Local authorities here and across the pond go to great lengths to survey and designate no swim zones in these areas and even put up signs explaining why, so I suppose its down to Darwin again if you dont take heed of the safety advice then you are on your own.

regards

-------------------------
"Take nothing but a picture,
leave nothing but footprints!"
-------------------------
"Oh! The drama of it all."
-------------------------
"You can throw all the philosophy you like at the problem, but at the end of the day it's just basic electrical theory!"
-------------------------
 21 August 2012 06:19 AM
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Jaymack

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Some more information on this incident from the link at the end of this post.

Quotes: -

"With my digital voltmeter, I went to the area where Lucas had been, put the negative lead to a ground, dropped the positive lead into the water, and immediately got AC voltage," he wrote in an essay about his son's death. "I notified the Sheriff's Department, reporting what I had found and that I wanted to get someone to confirm my test. They agreed to send out some deputies while I called in an electrician. He arrived later that morning, tracing the electricity to a powerboat that was in the area where the kids had been swimming."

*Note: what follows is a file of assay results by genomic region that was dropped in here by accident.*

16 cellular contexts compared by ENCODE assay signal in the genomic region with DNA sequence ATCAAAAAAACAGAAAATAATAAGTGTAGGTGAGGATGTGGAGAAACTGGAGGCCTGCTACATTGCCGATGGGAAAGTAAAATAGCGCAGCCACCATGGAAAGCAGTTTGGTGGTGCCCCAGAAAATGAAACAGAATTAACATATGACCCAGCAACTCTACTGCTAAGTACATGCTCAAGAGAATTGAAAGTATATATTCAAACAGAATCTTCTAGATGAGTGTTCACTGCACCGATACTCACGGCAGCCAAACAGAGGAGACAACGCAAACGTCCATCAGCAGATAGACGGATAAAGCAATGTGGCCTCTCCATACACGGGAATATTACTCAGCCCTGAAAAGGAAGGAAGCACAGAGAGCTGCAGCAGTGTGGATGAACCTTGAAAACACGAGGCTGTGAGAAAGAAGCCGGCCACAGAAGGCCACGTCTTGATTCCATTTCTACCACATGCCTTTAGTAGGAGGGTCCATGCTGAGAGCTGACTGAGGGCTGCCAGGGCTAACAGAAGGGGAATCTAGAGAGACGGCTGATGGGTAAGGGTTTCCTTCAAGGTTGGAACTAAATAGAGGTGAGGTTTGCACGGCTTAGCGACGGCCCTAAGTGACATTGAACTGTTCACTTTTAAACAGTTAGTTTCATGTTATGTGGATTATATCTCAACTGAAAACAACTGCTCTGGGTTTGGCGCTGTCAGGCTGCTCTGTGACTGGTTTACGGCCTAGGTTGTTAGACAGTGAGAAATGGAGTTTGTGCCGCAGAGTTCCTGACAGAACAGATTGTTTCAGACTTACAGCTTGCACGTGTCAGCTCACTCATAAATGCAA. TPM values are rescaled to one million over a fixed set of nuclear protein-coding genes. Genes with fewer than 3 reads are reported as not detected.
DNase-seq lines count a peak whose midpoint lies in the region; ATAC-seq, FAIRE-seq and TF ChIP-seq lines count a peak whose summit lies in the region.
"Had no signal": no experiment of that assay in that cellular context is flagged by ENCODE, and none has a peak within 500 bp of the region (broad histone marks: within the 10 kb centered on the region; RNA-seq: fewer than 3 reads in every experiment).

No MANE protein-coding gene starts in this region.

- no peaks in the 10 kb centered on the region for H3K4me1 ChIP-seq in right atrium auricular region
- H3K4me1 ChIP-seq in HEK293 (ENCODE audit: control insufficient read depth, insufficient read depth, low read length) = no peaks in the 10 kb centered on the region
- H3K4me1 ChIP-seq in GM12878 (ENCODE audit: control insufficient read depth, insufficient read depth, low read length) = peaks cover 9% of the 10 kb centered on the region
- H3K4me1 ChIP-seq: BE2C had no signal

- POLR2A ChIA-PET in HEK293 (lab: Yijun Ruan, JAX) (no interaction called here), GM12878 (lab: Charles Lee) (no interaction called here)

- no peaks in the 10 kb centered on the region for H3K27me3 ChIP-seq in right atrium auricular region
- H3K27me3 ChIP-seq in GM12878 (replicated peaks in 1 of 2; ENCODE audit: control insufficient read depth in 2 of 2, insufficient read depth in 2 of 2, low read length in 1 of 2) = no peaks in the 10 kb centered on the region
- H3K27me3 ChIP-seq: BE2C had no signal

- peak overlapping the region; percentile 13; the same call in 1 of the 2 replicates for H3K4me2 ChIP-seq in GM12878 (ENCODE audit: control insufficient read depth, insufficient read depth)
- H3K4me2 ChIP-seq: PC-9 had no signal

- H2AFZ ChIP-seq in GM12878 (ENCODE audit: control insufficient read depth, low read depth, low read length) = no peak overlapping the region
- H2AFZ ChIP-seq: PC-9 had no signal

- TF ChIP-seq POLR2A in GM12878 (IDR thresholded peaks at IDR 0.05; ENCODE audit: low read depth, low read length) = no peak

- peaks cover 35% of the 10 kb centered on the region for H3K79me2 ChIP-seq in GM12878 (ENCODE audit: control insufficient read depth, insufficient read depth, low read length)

"In the throes of grief, Ritz, now a marine electrician, started agitating for safer marinas. It infuriated him, for example, that electrical outlets at marinas were not held to the same standards as outlets in bathrooms."

"The European market has had ground fault protection in their marinas - the power coming into the marina at the docks - for over 25 years," Ritz told msnbc.com. "How come we can't have that?"

"The obstacles are many, however. Ritz said that a marina manager near where he lives wanted to upgrade some of the marina's electrical system but learned that, by law, he would also have to upgrade the whole system - a pricey proposition."

http://usnews.nbcnews.com/_new...shock-to-swimmers?lite
 21 August 2012 06:21 AM
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Jaymack

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And some more information is here: -

http://www.boatus.com/seaworthy/kritz.asp